In the dark recesses of Lucky's (440 NE 28th Ave., 233-6937), something suddenly hits the whiskey-slugging regulars. More specifically, someone yells, "Hit me!" as old-school funk blasts from the jukebox and a silhouette begins to dance. It's not James Brown—he actually looks more like Morgan Freeman—but Willie Butler's obviously got soul power. "The girls love him. People come from all over to see Willie," says bartender Jessica Strutton. An Alabama native, Butler came to Portland in the early 1970s following a stint in the Army. He's called Portland—and Lucky's—his home ever since. Other regulars spin stories of the 62-year-old dancing machine commanding the jukebox like a maestro and getting others on their feet. Butler's energy, moves and outbursts almost nightly are enough to put ants in anyone's pants. "You gotta pep the place up, put a little sparkle in it," he says with a wide grin before feeding the jukebox again. AP KRYZA.
Few hip-hop groups fit the Portland style better than '90s South Central stars the Pharcyde, with their laid-back grooves, smart lyricism and fun live shows. So it's fitting that Pharcyde's Tre Hardson would fit right into the city. "It's really real," he told WW late last year. "And I appreciate that from traveling around the world." You can catch him once a month at Rotture's Live and Direct, where he joins Lifesavas' Rev. Shines and DJ Nature to make live remix tracks. As for Hardson's musical comeback (as Slimkid3), he says it's only a matter of time. CASEY JARMAN.
A car filled with partygoers flipped over in the eastbound lanes of I-84 on Friday, July 9, blocking all but one lane of traffic for an hour—and the passengers were dressed as zombies, complete with confusing fake blood. The Portland Police Department backup public information officer,
was tasked with telling reporters that the crash victims were OK, and he added his own George A. Romero-inspired spin:
Apparently, the flack has caught flak for getting cute with the flack; Stewart declined to comment on his commentary. "He's a little sensitive about that quote," says head Portland Police PIO Mary Wheat. He shouldn't be. We love it for bringing a touch of extra life into the PR game. AARON MESH.
Not since 1994, when Green Day released its breakthrough album,
has that word had any reason to appear in the American vernacular.
is bringing it back. His weekly
which usually feature upward of a dozen rotating Portland players at venues like the Someday Lounge and Club 915, present some of the city's finest funk and R&B on a freeform basis. The jam sessions can evolve from a deep reggae groove into a hip-hop jam over the course of an evening. When it's all clicking—and it often is—the Dookie Jam can be transformational for the audience, a place where improvised ideas become straight-up magic. CASEY JARMAN.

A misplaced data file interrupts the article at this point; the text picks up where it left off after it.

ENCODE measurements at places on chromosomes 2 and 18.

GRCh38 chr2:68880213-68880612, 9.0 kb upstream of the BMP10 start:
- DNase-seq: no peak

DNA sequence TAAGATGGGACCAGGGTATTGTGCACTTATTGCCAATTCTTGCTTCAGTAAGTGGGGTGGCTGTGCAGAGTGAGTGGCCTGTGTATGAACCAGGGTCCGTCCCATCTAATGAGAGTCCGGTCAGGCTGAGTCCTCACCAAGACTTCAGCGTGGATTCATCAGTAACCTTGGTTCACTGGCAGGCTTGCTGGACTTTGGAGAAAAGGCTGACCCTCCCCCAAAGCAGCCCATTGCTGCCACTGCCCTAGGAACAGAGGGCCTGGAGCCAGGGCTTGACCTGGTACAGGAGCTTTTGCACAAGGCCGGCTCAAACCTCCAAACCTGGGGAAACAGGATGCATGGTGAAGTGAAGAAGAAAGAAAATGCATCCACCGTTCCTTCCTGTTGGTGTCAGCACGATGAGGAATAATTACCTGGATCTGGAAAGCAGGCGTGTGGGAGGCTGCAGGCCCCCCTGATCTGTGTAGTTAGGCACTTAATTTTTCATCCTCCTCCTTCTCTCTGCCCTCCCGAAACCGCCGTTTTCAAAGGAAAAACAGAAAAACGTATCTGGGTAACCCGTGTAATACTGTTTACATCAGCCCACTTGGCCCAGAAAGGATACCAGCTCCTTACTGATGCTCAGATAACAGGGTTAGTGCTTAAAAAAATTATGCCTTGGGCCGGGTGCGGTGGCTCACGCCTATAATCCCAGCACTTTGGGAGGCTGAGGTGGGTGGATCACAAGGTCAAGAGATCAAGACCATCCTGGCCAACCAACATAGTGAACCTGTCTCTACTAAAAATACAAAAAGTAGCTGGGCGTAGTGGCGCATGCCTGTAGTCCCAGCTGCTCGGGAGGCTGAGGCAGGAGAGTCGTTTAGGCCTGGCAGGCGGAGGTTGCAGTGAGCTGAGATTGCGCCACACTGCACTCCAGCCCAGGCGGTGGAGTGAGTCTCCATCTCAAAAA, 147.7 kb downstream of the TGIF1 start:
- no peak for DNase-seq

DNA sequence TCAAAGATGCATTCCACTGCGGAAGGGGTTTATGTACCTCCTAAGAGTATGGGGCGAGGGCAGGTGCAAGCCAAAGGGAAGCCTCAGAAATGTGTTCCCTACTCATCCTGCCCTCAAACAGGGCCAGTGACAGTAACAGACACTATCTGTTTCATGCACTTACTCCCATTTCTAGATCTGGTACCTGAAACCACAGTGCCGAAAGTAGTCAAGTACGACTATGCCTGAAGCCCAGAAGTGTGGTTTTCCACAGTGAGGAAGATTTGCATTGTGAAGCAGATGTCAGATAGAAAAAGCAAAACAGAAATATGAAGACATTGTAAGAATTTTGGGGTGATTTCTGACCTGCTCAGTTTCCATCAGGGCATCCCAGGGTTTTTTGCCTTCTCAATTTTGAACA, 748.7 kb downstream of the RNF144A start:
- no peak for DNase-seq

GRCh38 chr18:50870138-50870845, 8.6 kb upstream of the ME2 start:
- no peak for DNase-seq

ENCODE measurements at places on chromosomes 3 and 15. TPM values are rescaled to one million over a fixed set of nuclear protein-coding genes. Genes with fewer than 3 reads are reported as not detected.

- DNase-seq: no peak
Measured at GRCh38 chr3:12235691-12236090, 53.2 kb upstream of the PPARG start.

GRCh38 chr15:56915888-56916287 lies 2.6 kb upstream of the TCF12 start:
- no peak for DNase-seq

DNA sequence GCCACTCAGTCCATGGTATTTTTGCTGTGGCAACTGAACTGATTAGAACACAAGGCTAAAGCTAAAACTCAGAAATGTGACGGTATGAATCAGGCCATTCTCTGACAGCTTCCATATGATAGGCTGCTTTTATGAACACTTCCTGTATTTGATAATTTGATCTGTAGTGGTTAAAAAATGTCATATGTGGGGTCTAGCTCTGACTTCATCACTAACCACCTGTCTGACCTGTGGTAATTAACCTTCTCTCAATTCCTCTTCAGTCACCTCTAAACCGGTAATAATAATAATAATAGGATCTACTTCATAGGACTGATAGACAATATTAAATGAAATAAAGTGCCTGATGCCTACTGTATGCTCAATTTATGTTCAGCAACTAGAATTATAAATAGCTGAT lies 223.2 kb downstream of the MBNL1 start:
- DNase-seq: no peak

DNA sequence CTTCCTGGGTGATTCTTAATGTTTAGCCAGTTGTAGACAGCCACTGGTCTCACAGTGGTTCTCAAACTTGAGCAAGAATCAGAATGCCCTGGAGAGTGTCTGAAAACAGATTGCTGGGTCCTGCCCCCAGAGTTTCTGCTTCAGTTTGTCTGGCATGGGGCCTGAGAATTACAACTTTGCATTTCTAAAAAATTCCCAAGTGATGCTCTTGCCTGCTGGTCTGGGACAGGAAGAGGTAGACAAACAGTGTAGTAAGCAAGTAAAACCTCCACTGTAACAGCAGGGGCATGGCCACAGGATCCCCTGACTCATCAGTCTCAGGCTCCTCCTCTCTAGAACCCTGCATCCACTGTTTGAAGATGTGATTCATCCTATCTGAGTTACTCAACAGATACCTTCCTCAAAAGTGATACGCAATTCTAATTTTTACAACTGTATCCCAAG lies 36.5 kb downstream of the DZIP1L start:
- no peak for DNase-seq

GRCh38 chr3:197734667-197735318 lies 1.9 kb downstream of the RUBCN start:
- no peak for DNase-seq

"I was kind of scared of her at first," Terrica Kleinknecht says of her Palo Verde bandmate and girlfriend, Lauren K. Newman. "I was walking down the street with my girlfriend at the time, and [Newman] was like, 'Hey, nice ass!'"
The duo got its start playing experimental drum music as Stickitin, but when state highway patrol pulled the pair over in California—guns drawn, mistaking them for "road ragers" in a similar vehicle—and Newman had to defuse the situation by handing the police a copy of her band's CD, things got weird. "We felt so uncomfortable giving these cops a CD that said 'Stickitin' on it," Newman says. "Then [in Arizona] we passed the sign for the Palo Verde Nuclear Generator, and we're like, 'Holy fuck, that's the best name ever.' That's us—two big, ominous smokestacks in the distance."
Palo Verde's improvised songs fit that description: They're chugging, dark, low blasts played with unflinching intensity. Lately, the duo will pick a word or subject to set the tone. One gig was inspired by the 2008 horror flick The Strangers. "It was one of our best shows," Newman says. "Because we were both playing while being totally freaked out." CASEY JARMAN.
Moments before taking the stage for the first time as Robert Palmer, local drummer and first-time frontman Jake Morris couldn't find the right slacks to wear. Palmer—the English singer-songwriter who is almost more famous for his fashion sense (Rolling Stone named him the "best-dressed man in rock" in 1990) than his '80s MTV hits like "Addicted to Love"—always wore a suit onstage; Morris walked out at the Southeast Portland Eagles Lodge on April 23 in a jacket, tie and jeans. "The hard part about putting together the suit is that you can't just walk into a thrift store and ask for a Robert Palmer suit and get a two-for-one deal," Morris jokes. "They'd be like, 'Who?'"
Surprisingly, some of Portland's most well-known indie rock musicians not only know Palmer's material but adore it. Morris, who has spent the past decade drumming for the Joggers and the Shaky Hands, says he was always a fan but only became obsessed after picking up 1980 album Clues for dirt cheap. Palmer tribute band Heavy Nova, named after the 1988 album of the same name, debuted this spring, with Ben Whitesides (the Joggers), Kevin O'Connor (Talkdemonic), Jay Winebrenner (31Knots) and Mitchell Dries (Missouri Studio) backing Morris' dead-on impersonation of Palmer's mix of northern soul and New Wave cool.
The band started out as kind of an in-joke between friends, but became a reality once the members realized how much fun they had playing Palmer's songs. Heavy Nova even features the band's "MVPs," The Palmer Girls, whom you might remember as the stoic, identically dressed women who starred in the endlessly replayed videos for "Addicted to Love" and "Simply Irresistible." Local dancer Kathleen Keogh organized the group of six girls, who look and act exactly like their video counterparts.
"The girls rehearsed on their own," Morris says. "We've played two shows and they still haven't smiled once. Me, I can barely stand to open my eyes onstage." MICHAEL MANNHEIMER.